Media & Insight
November 28, 2016
The right products at the right time fuel SEAT’s comeback
Following years of speculation about SEAT’s future – including the possibility of its closure if the company continued to lose money – it seems that SEAT has finally found its place in the market. This negative speculation previously created instability among its employees and potential clients, who in many cases braced themselves for the worst-case scenario and opted for other brands.
Fortunately, no rumour or speculation could destroy the Spanish car maker, and thanks to the introduction of the third generation of the Leon compact, sales have grown considerably – allowing the company to again generate profit.
The outlook for the next few years is promising for SEAT. The recently launched Ateca SUV is exceeding sales expectations in most of the markets where it is available, often with long waiting lists. A few years ago, this would have been extremely unusual for a SEAT vehicle.
Deliveries of the refreshed SEAT Leon will start in January, and it’s probable that demand will reach a new peak. Meanwhile, a “revolutionary” fifth generation of the SEAT Ibiza is being prepared for launch in March. We still don’t know much about the new launch, but if it mimics the current generation’s commercial performance, then it’s likely to be a success.
The SUV boom is well underway, and even though SEAT is late to the party, it is working hard to make up for lost time. Along with the Ateca, next year the brand will introduce the new Arona, a B-SUV based on the Ibiza which aims to rival the Renault Captur, Peugeot 2008, Opel Mokka and Nissan Juke, amongst others.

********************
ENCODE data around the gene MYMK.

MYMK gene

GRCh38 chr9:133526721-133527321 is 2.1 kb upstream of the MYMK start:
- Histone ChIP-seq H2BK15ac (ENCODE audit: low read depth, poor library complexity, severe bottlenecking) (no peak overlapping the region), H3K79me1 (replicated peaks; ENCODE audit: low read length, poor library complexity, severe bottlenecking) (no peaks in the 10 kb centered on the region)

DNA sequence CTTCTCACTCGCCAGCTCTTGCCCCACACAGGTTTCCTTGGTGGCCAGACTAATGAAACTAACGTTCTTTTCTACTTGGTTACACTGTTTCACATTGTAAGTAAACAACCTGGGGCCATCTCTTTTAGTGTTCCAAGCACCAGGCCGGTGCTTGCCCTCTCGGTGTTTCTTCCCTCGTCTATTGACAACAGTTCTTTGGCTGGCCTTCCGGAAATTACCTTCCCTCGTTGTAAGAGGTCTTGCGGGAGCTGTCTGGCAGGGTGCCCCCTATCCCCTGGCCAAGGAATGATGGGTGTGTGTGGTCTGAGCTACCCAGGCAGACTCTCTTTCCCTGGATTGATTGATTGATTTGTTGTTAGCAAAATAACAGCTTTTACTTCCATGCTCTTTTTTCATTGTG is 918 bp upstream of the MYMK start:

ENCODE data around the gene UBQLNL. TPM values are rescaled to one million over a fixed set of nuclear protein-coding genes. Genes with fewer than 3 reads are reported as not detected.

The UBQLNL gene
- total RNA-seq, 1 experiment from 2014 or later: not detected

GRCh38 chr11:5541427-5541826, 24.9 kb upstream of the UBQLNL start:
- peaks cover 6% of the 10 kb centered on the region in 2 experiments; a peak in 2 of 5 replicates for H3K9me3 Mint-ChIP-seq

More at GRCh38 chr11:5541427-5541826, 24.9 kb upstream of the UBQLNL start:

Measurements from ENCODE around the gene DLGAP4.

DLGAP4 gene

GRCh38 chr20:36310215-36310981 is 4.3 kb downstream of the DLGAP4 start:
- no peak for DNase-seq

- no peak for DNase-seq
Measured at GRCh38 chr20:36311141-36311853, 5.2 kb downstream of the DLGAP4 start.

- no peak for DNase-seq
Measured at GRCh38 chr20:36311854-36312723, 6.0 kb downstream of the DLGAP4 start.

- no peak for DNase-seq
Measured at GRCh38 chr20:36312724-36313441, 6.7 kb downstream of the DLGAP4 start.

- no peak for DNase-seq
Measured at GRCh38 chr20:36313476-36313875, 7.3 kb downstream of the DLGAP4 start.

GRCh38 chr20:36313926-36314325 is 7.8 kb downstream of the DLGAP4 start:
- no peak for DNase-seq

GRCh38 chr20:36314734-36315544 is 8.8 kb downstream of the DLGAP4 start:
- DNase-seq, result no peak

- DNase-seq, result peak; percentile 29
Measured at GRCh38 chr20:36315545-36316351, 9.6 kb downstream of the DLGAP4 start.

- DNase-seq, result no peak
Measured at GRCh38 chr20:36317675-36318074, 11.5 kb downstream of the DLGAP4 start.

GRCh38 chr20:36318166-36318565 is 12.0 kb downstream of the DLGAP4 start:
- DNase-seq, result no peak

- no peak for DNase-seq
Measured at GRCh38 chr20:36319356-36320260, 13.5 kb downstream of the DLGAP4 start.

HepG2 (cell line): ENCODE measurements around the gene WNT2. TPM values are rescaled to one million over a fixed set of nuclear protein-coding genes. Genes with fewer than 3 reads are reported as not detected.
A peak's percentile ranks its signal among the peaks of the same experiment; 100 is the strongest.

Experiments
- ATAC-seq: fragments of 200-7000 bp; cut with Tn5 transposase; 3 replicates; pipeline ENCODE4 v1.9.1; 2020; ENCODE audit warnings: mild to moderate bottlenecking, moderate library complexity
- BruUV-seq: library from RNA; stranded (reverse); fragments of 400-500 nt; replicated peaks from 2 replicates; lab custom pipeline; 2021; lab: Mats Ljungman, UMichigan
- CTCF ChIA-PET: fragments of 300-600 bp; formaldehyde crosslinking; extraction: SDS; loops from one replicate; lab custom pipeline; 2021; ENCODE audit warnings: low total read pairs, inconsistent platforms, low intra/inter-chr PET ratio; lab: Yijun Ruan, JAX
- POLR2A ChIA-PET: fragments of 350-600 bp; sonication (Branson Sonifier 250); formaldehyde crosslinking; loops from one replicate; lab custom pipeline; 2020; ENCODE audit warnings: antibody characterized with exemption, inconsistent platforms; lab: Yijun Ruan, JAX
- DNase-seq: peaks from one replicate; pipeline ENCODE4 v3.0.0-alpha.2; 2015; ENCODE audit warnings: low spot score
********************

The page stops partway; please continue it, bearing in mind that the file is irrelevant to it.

A new and longer Crossover will appear in 2018, and based on the latest rumours, it could feature a coupe body type like the BMW X4. However, the new SEAT will be aimed at the mainstream market due to its more reasonable price.
But, in order to achieve these goals and create a positive outlook, sacrifices had to be made. The company has had multiple CEOs in a relatively short period of time and has been forced to reduce its workforce and relocate some production abroad. Of all the changes, this is the worst, especially now that it has been confirmed that their largest SUV will be produced in Germany.
Currently the Spanish production for SEAT includes the Ibiza, Leon and Audi Q3. For the time being, the Toledo and Ateca are manufactured in the Czech Republic, the Mii in Slovakia and the Alhambra in Portugal.
SEAT has operations in more than 70 countries and counting. The company began selling in Singapore some weeks ago, and soon SEAT cars will be available in Iran – a market with high growth potential. However, Germany, Spain, the UK and Mexico continue to be the brand’s largest markets.
There is still a long way to go for SEAT. However, it is easier for a business to solve problems with a strong product portfolio. The company is far from achieving its goal of selling 800,000 units per year by 2018, but if it is able to deliver half million, then it will prove that the strategy was worth it. We still need to see how SEAT will perform in the mid-term, but if it continues on the current upward trajectory, it will become a key brand for Volkswagen Group.